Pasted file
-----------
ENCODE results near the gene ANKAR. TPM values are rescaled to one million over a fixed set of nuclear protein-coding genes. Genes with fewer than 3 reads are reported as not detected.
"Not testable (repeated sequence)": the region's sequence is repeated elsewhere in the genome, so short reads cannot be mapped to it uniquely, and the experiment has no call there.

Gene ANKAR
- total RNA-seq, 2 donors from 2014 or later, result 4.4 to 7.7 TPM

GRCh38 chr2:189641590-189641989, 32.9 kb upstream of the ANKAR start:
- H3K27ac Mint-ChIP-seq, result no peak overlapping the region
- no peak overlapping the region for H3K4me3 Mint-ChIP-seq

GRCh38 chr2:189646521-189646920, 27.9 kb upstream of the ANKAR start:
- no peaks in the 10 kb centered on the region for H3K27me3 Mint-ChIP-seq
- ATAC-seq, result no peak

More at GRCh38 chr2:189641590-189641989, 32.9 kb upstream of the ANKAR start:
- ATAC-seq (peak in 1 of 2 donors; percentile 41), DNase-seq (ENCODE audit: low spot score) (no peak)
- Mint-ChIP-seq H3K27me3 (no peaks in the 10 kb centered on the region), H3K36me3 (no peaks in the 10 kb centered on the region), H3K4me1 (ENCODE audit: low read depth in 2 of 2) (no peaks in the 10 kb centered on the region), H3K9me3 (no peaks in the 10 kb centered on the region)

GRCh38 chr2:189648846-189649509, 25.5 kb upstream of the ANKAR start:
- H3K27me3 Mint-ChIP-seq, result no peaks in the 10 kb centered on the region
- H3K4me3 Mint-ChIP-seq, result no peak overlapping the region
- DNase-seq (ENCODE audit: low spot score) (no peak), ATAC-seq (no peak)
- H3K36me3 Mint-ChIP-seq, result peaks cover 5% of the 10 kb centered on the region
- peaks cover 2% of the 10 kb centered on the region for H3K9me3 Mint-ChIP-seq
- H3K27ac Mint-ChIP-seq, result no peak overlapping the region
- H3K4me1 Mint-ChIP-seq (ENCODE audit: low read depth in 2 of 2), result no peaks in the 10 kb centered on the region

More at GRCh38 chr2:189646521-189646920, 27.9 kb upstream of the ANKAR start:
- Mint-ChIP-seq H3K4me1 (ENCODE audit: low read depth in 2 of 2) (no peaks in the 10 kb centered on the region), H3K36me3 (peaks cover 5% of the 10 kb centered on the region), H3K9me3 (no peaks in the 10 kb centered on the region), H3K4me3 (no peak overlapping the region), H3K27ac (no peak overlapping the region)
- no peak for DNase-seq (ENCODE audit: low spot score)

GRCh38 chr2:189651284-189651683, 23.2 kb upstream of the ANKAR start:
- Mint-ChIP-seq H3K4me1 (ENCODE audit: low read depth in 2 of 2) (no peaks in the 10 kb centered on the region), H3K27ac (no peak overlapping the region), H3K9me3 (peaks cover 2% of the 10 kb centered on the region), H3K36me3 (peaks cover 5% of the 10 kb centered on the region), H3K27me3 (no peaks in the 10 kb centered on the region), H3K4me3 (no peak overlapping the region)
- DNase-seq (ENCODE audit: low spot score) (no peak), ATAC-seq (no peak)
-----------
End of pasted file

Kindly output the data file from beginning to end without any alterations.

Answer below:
ENCODE results near the gene ANKAR. TPM values are rescaled to one million over a fixed set of nuclear protein-coding genes. Genes with fewer than 3 reads are reported as not detected.
"Not testable (repeated sequence)": the region's sequence is repeated elsewhere in the genome, so short reads cannot be mapped to it uniquely, and the experiment has no call there.

Gene ANKAR
- total RNA-seq, 2 donors from 2014 or later, result 4.4 to 7.7 TPM

GRCh38 chr2:189641590-189641989, 32.9 kb upstream of the ANKAR start:
- H3K27ac Mint-ChIP-seq, result no peak overlapping the region
- no peak overlapping the region for H3K4me3 Mint-ChIP-seq

GRCh38 chr2:189646521-189646920, 27.9 kb upstream of the ANKAR start:
- no peaks in the 10 kb centered on the region for H3K27me3 Mint-ChIP-seq
- ATAC-seq, result no peak

More at GRCh38 chr2:189641590-189641989, 32.9 kb upstream of the ANKAR start:
- ATAC-seq (peak in 1 of 2 donors; percentile 41), DNase-seq (ENCODE audit: low spot score) (no peak)
- Mint-ChIP-seq H3K27me3 (no peaks in the 10 kb centered on the region), H3K36me3 (no peaks in the 10 kb centered on the region), H3K4me1 (ENCODE audit: low read depth in 2 of 2) (no peaks in the 10 kb centered on the region), H3K9me3 (no peaks in the 10 kb centered on the region)

GRCh38 chr2:189648846-189649509, 25.5 kb upstream of the ANKAR start:
- H3K27me3 Mint-ChIP-seq, result no peaks in the 10 kb centered on the region
- H3K4me3 Mint-ChIP-seq, result no peak overlapping the region
- DNase-seq (ENCODE audit: low spot score) (no peak), ATAC-seq (no peak)
- H3K36me3 Mint-ChIP-seq, result peaks cover 5% of the 10 kb centered on the region
- peaks cover 2% of the 10 kb centered on the region for H3K9me3 Mint-ChIP-seq
- H3K27ac Mint-ChIP-seq, result no peak overlapping the region
- H3K4me1 Mint-ChIP-seq (ENCODE audit: low read depth in 2 of 2), result no peaks in the 10 kb centered on the region

More at GRCh38 chr2:189646521-189646920, 27.9 kb upstream of the ANKAR start:
- Mint-ChIP-seq H3K4me1 (ENCODE audit: low read depth in 2 of 2) (no peaks in the 10 kb centered on the region), H3K36me3 (peaks cover 5% of the 10 kb centered on the region), H3K9me3 (no peaks in the 10 kb centered on the region), H3K4me3 (no peak overlapping the region), H3K27ac (no peak overlapping the region)
- no peak for DNase-seq (ENCODE audit: low spot score)

GRCh38 chr2:189651284-189651683, 23.2 kb upstream of the ANKAR start:
- Mint-ChIP-seq H3K4me1 (ENCODE audit: low read depth in 2 of 2) (no peaks in the 10 kb centered on the region), H3K27ac (no peak overlapping the region), H3K9me3 (peaks cover 2% of the 10 kb centered on the region), H3K36me3 (peaks cover 5% of the 10 kb centered on the region), H3K27me3 (no peaks in the 10 kb centered on the region), H3K4me3 (no peak overlapping the region)
- DNase-seq (ENCODE audit: low spot score) (no peak), ATAC-seq (no peak)